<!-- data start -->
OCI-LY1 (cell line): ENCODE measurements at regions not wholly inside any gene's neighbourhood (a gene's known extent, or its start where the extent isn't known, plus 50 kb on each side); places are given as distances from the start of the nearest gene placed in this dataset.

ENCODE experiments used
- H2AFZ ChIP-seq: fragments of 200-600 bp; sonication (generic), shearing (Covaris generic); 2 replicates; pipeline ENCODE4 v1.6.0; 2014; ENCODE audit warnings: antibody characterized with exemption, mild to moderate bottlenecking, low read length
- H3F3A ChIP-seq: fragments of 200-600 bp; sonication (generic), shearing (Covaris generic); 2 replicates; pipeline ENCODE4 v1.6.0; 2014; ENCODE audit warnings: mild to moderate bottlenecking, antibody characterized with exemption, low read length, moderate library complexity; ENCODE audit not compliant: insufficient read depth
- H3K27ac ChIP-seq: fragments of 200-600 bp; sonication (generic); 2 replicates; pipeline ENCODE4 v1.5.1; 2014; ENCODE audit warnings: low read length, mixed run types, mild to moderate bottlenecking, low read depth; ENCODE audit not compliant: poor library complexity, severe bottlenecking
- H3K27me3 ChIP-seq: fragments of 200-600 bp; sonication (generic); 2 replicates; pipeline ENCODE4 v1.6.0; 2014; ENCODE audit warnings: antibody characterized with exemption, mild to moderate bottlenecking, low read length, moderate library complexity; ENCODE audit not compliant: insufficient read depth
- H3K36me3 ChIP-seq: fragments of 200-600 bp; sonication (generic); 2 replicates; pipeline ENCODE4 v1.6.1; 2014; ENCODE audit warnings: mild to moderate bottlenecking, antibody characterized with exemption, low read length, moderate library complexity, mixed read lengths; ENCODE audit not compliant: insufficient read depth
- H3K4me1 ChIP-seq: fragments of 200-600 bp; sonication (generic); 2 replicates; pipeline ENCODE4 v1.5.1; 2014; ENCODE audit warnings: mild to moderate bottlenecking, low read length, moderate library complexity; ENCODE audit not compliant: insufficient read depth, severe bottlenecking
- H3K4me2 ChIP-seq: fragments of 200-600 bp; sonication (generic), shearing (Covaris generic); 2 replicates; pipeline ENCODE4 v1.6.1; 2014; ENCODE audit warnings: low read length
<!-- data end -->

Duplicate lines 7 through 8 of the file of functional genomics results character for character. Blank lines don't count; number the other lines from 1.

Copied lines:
- H3K36me3 ChIP-seq: fragments of 200-600 bp; sonication (generic); 2 replicates; pipeline ENCODE4 v1.6.1; 2014; ENCODE audit warnings: mild to moderate bottlenecking, antibody characterized with exemption, low read length, moderate library complexity, mixed read lengths; ENCODE audit not compliant: insufficient read depth
- H3K4me1 ChIP-seq: fragments of 200-600 bp; sonication (generic); 2 replicates; pipeline ENCODE4 v1.5.1; 2014; ENCODE audit warnings: mild to moderate bottlenecking, low read length, moderate library complexity; ENCODE audit not compliant: insufficient read depth, severe bottlenecking